Cultural-historical theories of human behaviour suggest that all human activities incorporate inherent contradictions. As efforts are made to resolve these contradictions, such activities evolve and mature over time. How might such theories be applied to education? What are the contradictions associated with education and how do we seek to resolve them? When I reflect on my own practice as an educator, I am aware of contradictory lines of thinking about the purpose of education, as well as contradictions that become evident within different aspects of practice which educators appear to try and resolve in different ways. However, dialectical theory, drawing on the thinking of Hegel and other continental philosophers, suggests that contradictions, brought about by two opposing ideas or ways of doing (let’s call these A and B), are not resolved by simply identifying the truth of one at the expense of the other. Instead, the dialectical challenge is to find a new way of thinking or doing, an emergent reality that represents a synthetic whole which negates neither A nor B, but represents something distinctly different to both A and B—what we might wish to designate as C.
The emergence of option C, which represents a new entity ontologically distinct from its precedents A and B yet has its genesis in both, often represents a significant turning point or paradigm shift in our practice and associated thought. Theologically speaking, the concept of grace represents such an option C, emerging from the dialectical tension between mercy and justice, but bringing them together such that both mercy and justice are united in the one act of Jesus’ death and resurrection. As well, the notion of a resurrected body is a dialectic option C that emerges from the two primary notions of body and soul. The dialectic becomes a powerful rhetorical tool for teaching in general, whether this is teaching the bible or teaching English or mathematics. It begins by setting out the two options which present themselves on first inspection, before suggesting a third which overcomes the limitations of these two options. Of course, the dialectic remains a tool, open to misuse and misappropriation, and simply asserting that C exists and emerges from the dialect involving A and B does not necessarily make it so[i].
What, then, are the contradictions we find in the practice of education? One example is the contradiction between dependence and independence. Education is often described as the process of taking a dependent child and training them to be an independent adult. The typical narrative suggests that dependence needs to give way (eventually) to independence. Dependence and independence would appear to be logically contradictory, and our approach in education is to build their independence, gradually enabling them to be less dependent over time. That is, we resolve this contradiction by negating dependence.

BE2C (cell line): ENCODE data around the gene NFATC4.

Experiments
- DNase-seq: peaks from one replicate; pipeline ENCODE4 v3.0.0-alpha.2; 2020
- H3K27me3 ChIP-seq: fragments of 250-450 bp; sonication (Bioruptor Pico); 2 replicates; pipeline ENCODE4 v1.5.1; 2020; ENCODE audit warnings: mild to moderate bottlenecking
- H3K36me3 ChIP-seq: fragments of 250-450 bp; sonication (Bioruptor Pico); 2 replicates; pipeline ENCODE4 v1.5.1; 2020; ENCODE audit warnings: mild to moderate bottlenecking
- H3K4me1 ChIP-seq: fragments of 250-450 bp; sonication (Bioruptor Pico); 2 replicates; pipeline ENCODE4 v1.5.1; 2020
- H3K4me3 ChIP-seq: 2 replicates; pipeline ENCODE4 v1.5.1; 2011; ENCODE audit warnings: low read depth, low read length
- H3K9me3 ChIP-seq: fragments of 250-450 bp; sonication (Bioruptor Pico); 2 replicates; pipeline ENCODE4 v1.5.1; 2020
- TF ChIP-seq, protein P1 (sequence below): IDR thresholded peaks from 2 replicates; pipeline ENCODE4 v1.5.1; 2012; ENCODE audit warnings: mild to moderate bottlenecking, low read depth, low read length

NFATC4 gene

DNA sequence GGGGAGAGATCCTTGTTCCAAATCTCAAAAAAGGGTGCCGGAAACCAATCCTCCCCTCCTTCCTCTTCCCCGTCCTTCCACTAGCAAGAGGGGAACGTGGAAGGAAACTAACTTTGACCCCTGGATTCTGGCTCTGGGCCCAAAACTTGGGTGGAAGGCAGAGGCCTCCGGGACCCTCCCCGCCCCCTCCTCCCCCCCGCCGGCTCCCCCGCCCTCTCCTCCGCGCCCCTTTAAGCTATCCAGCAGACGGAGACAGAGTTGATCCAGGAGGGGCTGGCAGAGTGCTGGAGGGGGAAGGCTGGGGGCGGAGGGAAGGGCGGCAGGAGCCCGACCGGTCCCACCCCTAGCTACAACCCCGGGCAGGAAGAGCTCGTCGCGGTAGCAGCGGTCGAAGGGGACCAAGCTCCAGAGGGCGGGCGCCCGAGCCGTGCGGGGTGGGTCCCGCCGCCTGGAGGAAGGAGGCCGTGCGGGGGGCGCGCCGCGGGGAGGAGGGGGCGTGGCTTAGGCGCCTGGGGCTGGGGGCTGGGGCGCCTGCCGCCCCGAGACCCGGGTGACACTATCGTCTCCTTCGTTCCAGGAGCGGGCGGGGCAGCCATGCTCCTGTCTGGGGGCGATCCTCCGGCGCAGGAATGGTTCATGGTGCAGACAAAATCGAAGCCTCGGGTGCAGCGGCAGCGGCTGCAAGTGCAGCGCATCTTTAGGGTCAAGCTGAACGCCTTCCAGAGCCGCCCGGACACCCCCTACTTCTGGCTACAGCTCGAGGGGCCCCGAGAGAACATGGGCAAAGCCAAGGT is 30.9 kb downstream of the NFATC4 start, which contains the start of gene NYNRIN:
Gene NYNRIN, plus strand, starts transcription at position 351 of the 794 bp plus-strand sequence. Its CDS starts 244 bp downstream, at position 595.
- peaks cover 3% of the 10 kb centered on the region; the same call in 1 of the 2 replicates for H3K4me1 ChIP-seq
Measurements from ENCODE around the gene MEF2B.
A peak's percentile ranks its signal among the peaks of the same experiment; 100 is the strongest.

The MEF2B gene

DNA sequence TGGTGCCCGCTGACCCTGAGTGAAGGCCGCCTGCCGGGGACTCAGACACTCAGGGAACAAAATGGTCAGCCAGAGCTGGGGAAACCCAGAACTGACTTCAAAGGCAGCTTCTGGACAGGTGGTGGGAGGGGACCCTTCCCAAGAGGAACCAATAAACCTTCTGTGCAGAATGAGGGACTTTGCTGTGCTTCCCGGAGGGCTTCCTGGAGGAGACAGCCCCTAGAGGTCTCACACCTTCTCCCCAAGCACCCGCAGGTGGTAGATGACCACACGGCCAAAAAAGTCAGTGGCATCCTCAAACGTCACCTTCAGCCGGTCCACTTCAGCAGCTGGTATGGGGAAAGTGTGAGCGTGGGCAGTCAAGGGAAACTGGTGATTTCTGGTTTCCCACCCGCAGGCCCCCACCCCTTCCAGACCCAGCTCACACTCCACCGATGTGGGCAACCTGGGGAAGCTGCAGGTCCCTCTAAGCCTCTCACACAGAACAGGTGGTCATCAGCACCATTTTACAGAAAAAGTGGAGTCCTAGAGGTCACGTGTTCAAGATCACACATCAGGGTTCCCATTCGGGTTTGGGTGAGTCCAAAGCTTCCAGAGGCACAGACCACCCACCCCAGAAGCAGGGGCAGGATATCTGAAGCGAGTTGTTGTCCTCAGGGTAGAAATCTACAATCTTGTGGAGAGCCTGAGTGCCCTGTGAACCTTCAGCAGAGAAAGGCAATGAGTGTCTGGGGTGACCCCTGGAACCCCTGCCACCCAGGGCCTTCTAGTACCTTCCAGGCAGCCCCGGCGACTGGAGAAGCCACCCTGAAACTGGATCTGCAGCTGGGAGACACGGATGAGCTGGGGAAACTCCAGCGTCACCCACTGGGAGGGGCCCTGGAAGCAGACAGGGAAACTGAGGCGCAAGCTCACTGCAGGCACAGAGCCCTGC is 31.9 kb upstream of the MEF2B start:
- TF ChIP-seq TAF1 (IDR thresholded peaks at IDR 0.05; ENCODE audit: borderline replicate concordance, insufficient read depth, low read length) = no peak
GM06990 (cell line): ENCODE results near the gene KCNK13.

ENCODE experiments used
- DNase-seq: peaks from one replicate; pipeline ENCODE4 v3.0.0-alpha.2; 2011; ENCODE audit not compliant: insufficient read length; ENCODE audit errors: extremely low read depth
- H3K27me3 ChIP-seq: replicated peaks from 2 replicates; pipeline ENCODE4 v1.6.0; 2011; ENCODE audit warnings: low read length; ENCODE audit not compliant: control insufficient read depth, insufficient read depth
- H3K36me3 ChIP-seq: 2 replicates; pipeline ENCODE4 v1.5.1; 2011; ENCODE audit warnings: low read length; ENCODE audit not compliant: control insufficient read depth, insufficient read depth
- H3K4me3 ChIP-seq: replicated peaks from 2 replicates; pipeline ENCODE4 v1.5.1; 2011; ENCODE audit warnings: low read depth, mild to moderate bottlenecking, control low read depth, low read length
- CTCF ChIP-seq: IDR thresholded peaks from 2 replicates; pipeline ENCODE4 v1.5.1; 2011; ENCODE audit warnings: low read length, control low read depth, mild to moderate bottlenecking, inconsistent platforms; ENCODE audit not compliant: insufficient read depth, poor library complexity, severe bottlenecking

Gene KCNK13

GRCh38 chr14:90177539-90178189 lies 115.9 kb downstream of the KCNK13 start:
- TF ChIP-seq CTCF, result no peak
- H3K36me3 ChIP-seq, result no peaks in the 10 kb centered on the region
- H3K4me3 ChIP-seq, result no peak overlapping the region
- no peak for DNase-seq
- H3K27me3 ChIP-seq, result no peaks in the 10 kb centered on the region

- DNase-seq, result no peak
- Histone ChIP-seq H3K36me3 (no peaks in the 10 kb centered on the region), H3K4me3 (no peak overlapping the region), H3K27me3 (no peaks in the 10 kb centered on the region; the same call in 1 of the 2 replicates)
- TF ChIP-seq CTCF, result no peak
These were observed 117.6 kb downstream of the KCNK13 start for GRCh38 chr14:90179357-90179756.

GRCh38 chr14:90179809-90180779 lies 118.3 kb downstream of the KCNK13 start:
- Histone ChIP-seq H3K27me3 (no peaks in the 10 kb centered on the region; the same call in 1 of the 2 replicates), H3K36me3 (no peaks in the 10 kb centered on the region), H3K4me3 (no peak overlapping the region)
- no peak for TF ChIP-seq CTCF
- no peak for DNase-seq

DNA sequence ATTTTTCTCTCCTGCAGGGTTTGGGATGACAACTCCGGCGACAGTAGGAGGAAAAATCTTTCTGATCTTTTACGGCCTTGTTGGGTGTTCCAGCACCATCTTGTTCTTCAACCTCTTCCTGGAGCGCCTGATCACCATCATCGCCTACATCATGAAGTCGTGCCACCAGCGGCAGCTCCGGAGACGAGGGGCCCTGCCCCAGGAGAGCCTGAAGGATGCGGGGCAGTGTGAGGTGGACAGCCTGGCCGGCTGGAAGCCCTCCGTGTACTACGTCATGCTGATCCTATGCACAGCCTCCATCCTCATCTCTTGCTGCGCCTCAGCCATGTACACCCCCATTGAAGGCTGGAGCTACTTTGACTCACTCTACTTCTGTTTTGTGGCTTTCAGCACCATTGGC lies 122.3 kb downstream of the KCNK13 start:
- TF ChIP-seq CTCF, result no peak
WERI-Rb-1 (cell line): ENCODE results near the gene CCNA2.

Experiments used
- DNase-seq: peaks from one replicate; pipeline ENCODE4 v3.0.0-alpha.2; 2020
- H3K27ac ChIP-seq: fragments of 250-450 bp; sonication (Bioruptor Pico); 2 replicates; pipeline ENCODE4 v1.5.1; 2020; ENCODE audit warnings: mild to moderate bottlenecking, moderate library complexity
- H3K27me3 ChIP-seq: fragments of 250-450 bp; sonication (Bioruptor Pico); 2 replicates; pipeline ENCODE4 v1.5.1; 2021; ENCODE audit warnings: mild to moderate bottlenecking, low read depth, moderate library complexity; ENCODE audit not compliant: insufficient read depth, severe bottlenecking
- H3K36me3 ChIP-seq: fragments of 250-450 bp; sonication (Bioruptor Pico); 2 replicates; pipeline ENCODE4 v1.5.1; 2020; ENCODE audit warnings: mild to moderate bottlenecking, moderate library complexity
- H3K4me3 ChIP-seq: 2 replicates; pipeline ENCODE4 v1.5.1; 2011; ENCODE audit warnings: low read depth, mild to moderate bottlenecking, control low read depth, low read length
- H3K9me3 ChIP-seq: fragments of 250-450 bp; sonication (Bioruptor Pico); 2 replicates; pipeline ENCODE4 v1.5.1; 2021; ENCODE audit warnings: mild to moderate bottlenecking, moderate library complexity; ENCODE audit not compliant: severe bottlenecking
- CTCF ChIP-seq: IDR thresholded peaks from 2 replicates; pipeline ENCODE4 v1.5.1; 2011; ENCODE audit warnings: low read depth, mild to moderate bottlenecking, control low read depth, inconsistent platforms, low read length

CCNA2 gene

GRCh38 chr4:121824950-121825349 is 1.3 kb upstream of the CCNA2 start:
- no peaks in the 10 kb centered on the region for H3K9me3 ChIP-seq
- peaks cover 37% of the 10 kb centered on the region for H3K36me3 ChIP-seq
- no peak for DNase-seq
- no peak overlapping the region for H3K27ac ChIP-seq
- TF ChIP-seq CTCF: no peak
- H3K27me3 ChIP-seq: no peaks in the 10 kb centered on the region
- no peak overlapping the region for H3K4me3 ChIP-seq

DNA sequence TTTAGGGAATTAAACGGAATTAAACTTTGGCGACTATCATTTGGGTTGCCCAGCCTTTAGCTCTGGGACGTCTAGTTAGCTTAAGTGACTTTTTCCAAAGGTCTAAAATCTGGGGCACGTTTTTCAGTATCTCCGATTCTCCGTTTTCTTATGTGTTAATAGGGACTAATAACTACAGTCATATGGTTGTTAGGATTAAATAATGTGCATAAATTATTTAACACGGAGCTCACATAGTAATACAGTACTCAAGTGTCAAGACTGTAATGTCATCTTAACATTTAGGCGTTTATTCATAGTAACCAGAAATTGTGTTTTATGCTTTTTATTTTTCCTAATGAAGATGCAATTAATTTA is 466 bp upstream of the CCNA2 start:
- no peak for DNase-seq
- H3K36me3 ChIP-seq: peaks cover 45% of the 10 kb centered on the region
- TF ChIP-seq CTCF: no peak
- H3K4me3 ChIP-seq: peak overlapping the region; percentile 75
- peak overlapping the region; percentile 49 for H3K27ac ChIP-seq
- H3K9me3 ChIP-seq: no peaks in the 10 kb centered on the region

And yet, from a Christian perspective, I don’t think that independence is necessarily what we are trying to achieve. Independence is not a fundamental characteristic of the redeemed humanity in the New Testament—indeed, sometimes it is dependence (on God at least) which is encouraged. Interdependence would be my preferred goal. While there exists an individualistic spirit in our time which sees independence as paramount and the endpoint of education (we talk about independent learners almost every day), what would look different about our practice if we pursued instead the goal of preparing students to be interdependent learners? Interdependence incorporates intellectual humility, and encourages us to engage with others with an openness to learn and an openness to share. Interdependence is essential if we are to continue engaging with others, acknowledging our reliance at times on the expertise of others as we seek to understand complex issues such as climate change, resource management and the current geopolitical realities.
The reality of the coming kingdom of God can provide a framework for resolving some of the contradictions we experience in education—and not only education. Next time a contradiction threatens to contort your area of practice, step back and give it careful consideration: it may be the gateway to a whole new approach.
Dr James Pietsch is the Principal of Inaburra School, Sydney. After studying psychology and mathematics, James undertook a PhD in education at Sydney University, focusing on sociocultural theories of mathematics education. He is married to Margie and was the Dean of Residents at New College from 2003-2009.
[i] One such example of the dialectic being misused is in the theology of F. C. Baur, who suggested that the New Testament emerged from a conflict between Petrine (Jewish) and Pauline (Gentile) interpretations of Jesus’ teachings. One could also point to Marx’s attempt to make the historical facts fit his dialectical theory as another misappropriation.
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